These Homeless Ministries Changed in the Pandemic. They’re Not Changing Back.

The rotational model of church shelters was hit hard by COVID-19.

Lebanon County Christian Ministries (LCCM) had to pivot to a new model for housing homeless families in a matter of hours.

LCCM is the only family-based shelter for people temporarily without housing in its southeastern Pennsylvania community. Before the COVID-19 pandemic, the ministry worked with about a dozen churches, rotating families from congregation to congregation for two weeks at a time. But Bryan Smith, who spent 25 years as a paramedic before becoming the executive director at LCCM, watched as the coronavirus arrived in the US in early 2020 and quickly swept across the country.

He knew he had to figure out an alternative.

On March 13, 2020, the day President Donald Trump declared a national state of emergency, Smith reached an agreement with a local hotel. He informed the management that LCCM would transfer guests “in the next week or two.” Two hours later, at 3 p.m. on a Friday, the contact person at the current host church informed Smith the congregation was shutting down its building and wouldn’t be able to house anyone that week.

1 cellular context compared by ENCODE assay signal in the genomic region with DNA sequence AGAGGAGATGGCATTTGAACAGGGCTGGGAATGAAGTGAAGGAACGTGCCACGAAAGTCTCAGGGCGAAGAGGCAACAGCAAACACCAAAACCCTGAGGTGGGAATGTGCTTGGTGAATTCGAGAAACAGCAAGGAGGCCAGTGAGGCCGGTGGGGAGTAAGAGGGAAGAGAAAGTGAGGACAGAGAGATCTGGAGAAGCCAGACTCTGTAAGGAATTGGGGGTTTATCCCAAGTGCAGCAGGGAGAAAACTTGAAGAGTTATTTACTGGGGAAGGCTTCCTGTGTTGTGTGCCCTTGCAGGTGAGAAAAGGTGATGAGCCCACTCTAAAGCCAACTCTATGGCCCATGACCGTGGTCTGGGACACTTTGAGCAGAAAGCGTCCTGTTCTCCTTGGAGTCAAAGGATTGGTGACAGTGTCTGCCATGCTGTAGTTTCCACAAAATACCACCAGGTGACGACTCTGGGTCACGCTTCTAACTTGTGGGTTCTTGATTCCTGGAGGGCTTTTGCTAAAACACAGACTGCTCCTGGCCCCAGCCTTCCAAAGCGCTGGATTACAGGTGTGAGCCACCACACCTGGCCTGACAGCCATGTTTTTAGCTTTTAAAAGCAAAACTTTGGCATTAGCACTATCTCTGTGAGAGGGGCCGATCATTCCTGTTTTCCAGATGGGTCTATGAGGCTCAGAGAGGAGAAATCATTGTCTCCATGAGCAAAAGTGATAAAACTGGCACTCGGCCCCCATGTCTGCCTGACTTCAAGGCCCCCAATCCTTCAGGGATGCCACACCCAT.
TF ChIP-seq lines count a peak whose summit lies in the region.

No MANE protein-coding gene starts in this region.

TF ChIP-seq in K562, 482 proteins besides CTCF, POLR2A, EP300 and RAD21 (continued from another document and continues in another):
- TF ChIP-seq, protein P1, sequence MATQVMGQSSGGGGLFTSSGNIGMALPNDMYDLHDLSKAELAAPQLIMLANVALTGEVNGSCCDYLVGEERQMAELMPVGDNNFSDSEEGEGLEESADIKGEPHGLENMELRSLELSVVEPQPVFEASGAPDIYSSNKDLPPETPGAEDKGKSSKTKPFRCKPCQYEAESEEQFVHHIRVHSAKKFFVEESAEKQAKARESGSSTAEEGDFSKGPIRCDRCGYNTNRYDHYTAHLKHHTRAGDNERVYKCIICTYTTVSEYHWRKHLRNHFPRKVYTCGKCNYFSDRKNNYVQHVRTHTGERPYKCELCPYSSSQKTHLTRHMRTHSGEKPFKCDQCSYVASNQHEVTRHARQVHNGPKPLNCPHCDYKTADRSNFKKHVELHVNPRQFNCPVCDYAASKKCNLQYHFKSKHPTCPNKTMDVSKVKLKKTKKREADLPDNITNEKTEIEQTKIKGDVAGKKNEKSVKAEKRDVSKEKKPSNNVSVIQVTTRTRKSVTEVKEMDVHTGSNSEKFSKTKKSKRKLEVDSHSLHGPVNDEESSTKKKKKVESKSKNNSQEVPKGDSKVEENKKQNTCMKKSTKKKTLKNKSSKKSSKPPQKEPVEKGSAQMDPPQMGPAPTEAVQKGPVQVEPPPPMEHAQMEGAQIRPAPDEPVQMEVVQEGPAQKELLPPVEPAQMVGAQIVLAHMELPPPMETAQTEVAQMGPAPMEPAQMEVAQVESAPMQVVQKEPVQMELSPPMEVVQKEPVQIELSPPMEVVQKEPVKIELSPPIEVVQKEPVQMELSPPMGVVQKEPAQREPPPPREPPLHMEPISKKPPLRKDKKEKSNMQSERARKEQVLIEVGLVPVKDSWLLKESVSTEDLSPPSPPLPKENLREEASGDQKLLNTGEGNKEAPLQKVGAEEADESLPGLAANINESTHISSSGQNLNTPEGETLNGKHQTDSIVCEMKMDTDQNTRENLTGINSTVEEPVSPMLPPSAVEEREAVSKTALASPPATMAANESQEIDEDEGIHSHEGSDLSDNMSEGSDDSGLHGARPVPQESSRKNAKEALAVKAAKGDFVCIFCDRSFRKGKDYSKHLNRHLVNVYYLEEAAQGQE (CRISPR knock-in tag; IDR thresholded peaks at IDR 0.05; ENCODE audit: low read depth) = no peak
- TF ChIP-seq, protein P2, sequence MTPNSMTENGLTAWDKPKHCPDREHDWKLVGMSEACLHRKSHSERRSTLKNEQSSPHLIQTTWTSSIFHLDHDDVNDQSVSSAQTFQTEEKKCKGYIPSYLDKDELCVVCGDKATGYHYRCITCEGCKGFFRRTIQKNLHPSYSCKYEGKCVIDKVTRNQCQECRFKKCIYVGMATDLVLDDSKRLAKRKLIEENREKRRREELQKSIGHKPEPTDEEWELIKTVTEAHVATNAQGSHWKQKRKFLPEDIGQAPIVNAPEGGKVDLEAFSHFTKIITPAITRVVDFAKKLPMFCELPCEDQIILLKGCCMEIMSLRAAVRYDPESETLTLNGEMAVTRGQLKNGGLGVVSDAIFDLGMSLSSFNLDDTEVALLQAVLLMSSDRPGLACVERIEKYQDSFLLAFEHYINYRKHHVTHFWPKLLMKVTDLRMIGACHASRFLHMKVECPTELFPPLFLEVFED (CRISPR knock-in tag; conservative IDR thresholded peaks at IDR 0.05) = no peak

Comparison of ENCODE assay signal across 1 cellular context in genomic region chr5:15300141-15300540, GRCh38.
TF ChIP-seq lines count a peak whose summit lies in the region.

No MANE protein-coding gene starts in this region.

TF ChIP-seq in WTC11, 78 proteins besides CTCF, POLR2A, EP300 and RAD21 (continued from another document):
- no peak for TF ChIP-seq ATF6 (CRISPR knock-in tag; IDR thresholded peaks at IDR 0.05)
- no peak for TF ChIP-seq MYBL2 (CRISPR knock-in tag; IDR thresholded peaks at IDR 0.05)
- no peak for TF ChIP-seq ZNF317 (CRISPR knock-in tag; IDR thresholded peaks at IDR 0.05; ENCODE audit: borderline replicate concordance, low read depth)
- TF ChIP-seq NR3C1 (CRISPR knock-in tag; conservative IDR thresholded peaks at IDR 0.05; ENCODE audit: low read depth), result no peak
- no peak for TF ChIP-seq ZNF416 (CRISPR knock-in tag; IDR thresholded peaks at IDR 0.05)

“We immediately called the hotel and said, ‘Yep, now,’” Smith recalled. “We moved our guests into the hotel that night, and that really changed the next two years of our shelter.”

Today, LCCM is not planning to go back to the old model. The ministry has a temporary shelter, which opened in February 2022, as it explores possibilities for a permanent location. Churches send volunteers to help, and LCCM continues to assist the congregations of Lebanon County in reevaluating how they will serve the community.

LCCM isn’t the only homeless ministry where temporary changes have become permanent. Across the country, organizations serving …

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